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BMC Psychiatry. 2019 Sep 5;19(1):273. doi: 10.1186/s12888-019-2232-2.

A minimum evaluation protocol and stepped-wedge cluster randomized trial of ACCESS Open Minds, a large Canadian youth mental health services transformation project.

Iyer SN1,2,3,4,5, Shah J6,7,8,9, Boksa P6,7,9, Lal S7,10,11, Joober R6,7,8,9, Andersson N7,12,13, Fuhrer R7,14, Abdel-Baki A7,11,15,16, Beaton AM7,17, Reaume-Zimmer P7,18, Hutt-MacLeod D7,19, Levasseur MA7,20, Chandrasena R7,21, Rousseau C6,7,22, Torrie J7,23, Etter M7,24, Vallianatos H7,25, Abba-Aji A7,26,27, Bighead S7,28, MacKinnon A7,29, Malla AK6,7,8,9,14.

Author information

1
Department of Psychiatry, McGill University, Montréal, Québec, Canada. srividya.iyer@mcgill.ca.
2
ACCESS Open Minds (Pan-Canadian Youth Mental Health Services Research Network), Douglas Mental Health University Institute, Montréal, Québec, Canada. srividya.iyer@mcgill.ca.
3
Prevention and Early Intervention Program for Psychosis (PEPP), Douglas Mental Health University Institute, Montréal, Québec, Canada. srividya.iyer@mcgill.ca.
4
Douglas Mental Health University Institute, Montréal, Québec, Canada. srividya.iyer@mcgill.ca.
5
Department of Epidemiology, Biostatistics and Occupational Health, McGill University, Montréal, Québec, Canada. srividya.iyer@mcgill.ca.
6
Department of Psychiatry, McGill University, Montréal, Québec, Canada.
7
ACCESS Open Minds (Pan-Canadian Youth Mental Health Services Research Network), Douglas Mental Health University Institute, Montréal, Québec, Canada.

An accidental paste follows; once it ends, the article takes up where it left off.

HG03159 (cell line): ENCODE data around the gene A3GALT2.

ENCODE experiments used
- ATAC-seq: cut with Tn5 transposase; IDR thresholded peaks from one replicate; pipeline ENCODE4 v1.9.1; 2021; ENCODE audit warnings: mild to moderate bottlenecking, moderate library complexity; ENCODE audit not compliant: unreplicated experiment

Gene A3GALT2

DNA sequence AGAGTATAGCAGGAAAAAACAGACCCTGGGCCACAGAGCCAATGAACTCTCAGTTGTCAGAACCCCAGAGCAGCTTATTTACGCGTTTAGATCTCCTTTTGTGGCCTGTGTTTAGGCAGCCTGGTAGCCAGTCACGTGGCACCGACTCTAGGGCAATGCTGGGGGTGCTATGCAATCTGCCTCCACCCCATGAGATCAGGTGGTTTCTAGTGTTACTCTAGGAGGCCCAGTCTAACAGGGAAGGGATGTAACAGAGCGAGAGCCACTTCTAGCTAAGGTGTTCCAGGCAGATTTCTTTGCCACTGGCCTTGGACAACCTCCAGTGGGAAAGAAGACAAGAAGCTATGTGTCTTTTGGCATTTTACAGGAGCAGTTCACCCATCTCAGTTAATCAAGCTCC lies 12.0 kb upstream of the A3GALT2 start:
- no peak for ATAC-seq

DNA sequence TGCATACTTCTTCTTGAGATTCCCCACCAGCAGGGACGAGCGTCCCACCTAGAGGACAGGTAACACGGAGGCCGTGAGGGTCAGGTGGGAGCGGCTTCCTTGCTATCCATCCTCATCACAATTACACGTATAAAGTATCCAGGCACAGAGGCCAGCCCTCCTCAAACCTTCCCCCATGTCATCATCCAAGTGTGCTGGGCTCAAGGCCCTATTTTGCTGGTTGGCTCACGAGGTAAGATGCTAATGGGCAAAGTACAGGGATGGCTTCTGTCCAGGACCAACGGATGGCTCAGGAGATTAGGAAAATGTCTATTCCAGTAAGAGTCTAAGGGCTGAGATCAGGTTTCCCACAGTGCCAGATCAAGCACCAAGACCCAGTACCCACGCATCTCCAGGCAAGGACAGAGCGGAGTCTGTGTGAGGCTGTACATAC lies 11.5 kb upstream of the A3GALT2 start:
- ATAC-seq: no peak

8
Prevention and Early Intervention Program for Psychosis (PEPP), Douglas Mental Health University Institute, Montréal, Québec, Canada.
9
Douglas Mental Health University Institute, Montréal, Québec, Canada.
10
School of Rehabilitation, Faculty of Medicine, Université de Montréal, Montréal, Québec, Canada.
11
Centre de recherche du Centre hospitalier de l'Universite de Montreal (CRCHUM), Montréal, Québec, Canada.
12
Department of Family Medicine, Community Information and Epidemiological Technologies (CIET) Institute and Participatory Research at McGill (PRAM), McGill University, Montréal, Québec, Canada.
13
McGill University Institute for Human Development and Well-being, Montréal, Québec, Canada.
14
Department of Epidemiology, Biostatistics and Occupational Health, McGill University, Montréal, Québec, Canada.
15
Department of Psychiatry, Université de Montréal, Montréal, Québec, Canada.
16
Centre hospitalier de l'Université de Montréal (CHUM), CRCHUM, Montréal, Québec, Canada.
17
School of Psychology, Faculty of Health Sciences and Community Services, Université de Moncton, Moncton, New Brunswick, Canada.
18
Mental Health and Addictions Services, Bluewater Health and Canadian Mental Health Association, Lambton Kent, Ontario, Canada.
19
Eskasoni Mental Health Services, Eskasoni First Nation, Nova Scotia, Canada.
20
ACCESS Open Minds Family and Carers Council, Douglas Mental Health University Institute, Montréal, Québec, Canada.
21
Schulich School of Medicine, Western University, London, Ontario, Canada.
22
Centre de recherche SHERPA, Institut Universitaire au regard des communautés ethno culturelles, Centre intégré universitaire de santé et de services sociaux (CIUSSS) du Centre-Ouest-de-l'Île-de-Montreal, Montréal, Québec, Canada.
23